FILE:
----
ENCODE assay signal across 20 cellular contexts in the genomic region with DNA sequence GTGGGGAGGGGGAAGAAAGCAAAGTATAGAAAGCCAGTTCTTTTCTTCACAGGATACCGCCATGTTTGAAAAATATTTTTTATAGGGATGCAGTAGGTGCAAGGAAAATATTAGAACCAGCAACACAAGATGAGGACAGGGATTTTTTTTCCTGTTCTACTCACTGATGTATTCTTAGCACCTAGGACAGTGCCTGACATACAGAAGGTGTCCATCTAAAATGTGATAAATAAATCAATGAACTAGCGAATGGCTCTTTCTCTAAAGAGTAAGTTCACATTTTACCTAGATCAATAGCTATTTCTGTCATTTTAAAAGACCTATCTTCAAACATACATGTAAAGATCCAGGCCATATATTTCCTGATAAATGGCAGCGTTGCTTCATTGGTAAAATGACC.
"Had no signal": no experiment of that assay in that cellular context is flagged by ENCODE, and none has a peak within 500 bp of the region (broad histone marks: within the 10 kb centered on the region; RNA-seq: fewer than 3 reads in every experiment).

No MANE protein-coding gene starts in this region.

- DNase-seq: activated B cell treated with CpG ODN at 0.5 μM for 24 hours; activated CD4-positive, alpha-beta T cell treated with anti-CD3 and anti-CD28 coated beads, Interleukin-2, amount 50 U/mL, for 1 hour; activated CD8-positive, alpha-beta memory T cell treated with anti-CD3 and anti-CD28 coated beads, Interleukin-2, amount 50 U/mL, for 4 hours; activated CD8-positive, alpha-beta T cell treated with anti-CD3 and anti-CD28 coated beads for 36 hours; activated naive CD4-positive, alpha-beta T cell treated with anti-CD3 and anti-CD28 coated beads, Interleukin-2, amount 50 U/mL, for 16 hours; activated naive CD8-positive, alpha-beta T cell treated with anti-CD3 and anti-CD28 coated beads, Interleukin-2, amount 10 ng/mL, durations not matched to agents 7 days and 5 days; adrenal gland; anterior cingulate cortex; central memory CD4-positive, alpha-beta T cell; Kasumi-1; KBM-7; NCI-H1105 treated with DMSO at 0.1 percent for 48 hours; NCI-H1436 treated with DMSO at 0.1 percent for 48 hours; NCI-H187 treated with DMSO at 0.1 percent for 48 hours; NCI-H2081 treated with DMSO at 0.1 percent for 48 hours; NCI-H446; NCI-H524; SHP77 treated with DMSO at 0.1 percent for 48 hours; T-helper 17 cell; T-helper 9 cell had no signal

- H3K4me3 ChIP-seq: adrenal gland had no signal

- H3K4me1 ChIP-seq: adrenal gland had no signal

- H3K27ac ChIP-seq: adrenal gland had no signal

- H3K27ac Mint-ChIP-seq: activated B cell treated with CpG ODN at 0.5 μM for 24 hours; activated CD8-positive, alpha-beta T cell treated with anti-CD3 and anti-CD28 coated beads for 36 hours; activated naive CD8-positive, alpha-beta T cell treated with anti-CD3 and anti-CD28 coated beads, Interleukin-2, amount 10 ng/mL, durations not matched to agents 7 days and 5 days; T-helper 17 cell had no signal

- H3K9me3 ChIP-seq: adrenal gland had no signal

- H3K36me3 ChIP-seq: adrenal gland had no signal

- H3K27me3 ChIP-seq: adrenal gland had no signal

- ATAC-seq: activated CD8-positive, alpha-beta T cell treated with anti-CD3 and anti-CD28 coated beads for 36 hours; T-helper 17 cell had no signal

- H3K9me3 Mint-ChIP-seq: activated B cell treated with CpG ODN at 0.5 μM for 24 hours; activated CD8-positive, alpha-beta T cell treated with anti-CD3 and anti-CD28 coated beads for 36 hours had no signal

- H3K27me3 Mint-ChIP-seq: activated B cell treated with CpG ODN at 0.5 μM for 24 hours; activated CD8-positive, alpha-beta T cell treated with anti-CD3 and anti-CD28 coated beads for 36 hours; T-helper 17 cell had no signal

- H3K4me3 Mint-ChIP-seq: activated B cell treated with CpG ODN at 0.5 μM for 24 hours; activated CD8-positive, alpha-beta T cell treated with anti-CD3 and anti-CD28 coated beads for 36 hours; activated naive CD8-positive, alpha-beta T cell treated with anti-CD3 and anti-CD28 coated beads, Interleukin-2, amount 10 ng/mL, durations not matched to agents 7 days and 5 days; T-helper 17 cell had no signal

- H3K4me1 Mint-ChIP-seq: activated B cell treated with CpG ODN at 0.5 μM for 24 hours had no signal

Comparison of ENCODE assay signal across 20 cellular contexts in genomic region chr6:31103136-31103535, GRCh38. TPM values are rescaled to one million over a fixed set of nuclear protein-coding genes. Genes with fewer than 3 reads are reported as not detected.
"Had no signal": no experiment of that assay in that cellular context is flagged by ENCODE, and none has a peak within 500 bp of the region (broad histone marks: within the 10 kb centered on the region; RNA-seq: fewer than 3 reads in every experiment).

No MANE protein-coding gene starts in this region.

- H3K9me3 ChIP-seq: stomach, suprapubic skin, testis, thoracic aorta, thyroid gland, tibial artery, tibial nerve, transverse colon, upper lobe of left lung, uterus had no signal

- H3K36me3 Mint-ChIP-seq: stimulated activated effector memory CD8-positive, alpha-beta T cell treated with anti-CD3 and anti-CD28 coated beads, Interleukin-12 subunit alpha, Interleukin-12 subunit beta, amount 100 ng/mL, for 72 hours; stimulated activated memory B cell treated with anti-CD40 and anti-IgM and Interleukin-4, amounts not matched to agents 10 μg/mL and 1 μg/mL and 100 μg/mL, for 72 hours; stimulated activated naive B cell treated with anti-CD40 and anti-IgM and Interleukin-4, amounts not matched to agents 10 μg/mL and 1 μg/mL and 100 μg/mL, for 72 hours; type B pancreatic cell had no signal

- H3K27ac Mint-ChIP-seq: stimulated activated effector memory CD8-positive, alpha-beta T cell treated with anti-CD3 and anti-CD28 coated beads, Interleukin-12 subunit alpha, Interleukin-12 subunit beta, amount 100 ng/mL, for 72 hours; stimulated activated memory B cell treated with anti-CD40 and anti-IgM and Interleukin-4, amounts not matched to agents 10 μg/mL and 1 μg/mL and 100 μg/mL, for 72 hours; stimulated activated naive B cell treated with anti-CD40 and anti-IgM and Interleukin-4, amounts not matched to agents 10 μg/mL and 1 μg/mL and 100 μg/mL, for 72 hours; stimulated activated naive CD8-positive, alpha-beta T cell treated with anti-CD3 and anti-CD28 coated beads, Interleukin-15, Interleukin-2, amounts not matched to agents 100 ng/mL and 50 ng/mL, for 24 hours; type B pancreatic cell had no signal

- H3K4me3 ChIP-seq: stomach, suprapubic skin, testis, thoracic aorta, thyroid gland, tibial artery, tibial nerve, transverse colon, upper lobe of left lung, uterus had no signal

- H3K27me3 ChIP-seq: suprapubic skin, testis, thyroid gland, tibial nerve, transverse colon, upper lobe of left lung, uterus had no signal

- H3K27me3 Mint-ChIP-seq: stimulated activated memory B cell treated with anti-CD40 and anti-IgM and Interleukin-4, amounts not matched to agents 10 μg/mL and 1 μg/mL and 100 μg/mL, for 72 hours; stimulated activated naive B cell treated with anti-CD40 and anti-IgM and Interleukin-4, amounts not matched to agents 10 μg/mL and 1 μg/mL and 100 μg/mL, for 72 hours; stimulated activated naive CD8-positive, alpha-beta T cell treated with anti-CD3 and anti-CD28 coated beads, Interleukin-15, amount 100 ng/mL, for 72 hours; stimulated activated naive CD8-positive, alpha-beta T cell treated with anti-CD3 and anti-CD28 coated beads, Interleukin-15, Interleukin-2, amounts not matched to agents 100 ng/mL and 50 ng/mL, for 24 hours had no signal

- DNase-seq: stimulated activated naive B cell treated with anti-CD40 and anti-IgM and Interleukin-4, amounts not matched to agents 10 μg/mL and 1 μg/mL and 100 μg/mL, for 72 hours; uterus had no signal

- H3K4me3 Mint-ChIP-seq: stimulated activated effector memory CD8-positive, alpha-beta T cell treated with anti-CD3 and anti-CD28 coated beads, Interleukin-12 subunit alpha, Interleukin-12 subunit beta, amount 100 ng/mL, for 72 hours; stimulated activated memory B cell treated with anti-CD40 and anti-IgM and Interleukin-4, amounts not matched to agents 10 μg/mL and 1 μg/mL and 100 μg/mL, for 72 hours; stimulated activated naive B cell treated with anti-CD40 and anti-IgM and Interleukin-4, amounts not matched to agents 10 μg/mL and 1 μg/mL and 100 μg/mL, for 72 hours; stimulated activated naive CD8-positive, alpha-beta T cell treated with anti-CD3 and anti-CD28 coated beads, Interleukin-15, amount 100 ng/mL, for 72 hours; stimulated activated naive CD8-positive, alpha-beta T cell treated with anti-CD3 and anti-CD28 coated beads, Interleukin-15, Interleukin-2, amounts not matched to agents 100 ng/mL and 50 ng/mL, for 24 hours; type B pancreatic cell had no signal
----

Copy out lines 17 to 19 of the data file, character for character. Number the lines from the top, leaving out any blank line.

Comparison of ENCODE assay signal across 20 cellular contexts in genomic region chr6:31103136-31103535, GRCh38. TPM values are rescaled to one million over a fixed set of nuclear protein-coding genes. Genes with fewer than 3 reads are reported as not detected.
"Had no signal": no experiment of that assay in that cellular context is flagged by ENCODE, and none has a peak within 500 bp of the region (broad histone marks: within the 10 kb centered on the region; RNA-seq: fewer than 3 reads in every experiment).

No MANE protein-coding gene starts in this region.